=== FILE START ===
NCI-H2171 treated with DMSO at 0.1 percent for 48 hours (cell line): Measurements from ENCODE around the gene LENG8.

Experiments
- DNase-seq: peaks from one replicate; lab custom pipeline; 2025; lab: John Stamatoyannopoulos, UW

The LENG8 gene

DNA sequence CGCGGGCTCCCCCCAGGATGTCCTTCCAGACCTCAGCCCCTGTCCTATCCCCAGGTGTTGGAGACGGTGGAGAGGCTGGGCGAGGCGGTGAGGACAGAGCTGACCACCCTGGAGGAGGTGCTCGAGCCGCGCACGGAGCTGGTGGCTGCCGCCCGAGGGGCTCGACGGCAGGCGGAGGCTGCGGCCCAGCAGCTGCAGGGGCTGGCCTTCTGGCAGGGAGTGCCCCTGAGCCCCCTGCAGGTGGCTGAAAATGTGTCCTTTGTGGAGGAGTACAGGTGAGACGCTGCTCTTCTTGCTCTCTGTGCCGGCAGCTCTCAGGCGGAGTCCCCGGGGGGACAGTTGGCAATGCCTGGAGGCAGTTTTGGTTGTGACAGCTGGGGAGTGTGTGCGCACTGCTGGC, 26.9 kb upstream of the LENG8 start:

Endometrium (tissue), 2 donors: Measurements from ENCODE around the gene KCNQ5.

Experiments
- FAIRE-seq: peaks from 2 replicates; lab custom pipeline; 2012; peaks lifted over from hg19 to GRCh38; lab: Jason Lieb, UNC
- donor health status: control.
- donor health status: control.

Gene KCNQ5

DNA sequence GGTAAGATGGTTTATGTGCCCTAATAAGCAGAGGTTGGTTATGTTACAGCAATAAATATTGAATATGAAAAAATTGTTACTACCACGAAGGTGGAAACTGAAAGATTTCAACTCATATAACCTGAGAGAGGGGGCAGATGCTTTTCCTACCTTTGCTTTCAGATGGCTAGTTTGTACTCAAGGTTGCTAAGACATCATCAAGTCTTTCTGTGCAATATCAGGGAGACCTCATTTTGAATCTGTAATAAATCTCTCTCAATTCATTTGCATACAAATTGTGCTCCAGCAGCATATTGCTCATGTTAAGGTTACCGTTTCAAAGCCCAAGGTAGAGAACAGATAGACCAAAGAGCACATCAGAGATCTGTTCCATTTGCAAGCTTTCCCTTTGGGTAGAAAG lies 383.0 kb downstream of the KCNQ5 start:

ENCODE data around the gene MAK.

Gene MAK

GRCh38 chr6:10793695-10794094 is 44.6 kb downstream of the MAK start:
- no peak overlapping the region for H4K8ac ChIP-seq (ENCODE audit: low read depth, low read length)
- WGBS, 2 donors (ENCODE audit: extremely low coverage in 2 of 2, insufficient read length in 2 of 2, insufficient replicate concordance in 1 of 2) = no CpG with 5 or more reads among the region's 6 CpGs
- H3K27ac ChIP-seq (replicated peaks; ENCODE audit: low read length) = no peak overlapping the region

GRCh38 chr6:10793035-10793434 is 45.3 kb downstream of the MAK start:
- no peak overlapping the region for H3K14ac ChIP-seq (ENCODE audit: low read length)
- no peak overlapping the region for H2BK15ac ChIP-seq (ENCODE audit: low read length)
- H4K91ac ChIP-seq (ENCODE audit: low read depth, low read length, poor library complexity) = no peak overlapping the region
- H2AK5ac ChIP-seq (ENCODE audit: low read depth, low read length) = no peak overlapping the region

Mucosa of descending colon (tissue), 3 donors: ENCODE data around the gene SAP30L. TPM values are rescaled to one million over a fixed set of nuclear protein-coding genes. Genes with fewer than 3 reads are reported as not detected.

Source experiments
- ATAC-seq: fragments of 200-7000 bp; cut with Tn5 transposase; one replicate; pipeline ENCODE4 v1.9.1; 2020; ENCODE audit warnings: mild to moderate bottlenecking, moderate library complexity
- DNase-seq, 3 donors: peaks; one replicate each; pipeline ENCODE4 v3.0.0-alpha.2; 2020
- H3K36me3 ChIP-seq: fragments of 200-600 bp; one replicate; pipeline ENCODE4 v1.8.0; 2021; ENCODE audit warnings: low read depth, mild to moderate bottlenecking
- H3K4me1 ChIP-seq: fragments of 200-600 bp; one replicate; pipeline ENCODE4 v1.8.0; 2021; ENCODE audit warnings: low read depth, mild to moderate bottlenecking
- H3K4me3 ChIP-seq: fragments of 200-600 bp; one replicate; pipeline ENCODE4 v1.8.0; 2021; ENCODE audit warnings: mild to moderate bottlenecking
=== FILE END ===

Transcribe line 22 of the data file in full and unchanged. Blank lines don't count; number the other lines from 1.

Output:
- H4K91ac ChIP-seq (ENCODE audit: low read depth, low read length, poor library complexity) = no peak overlapping the region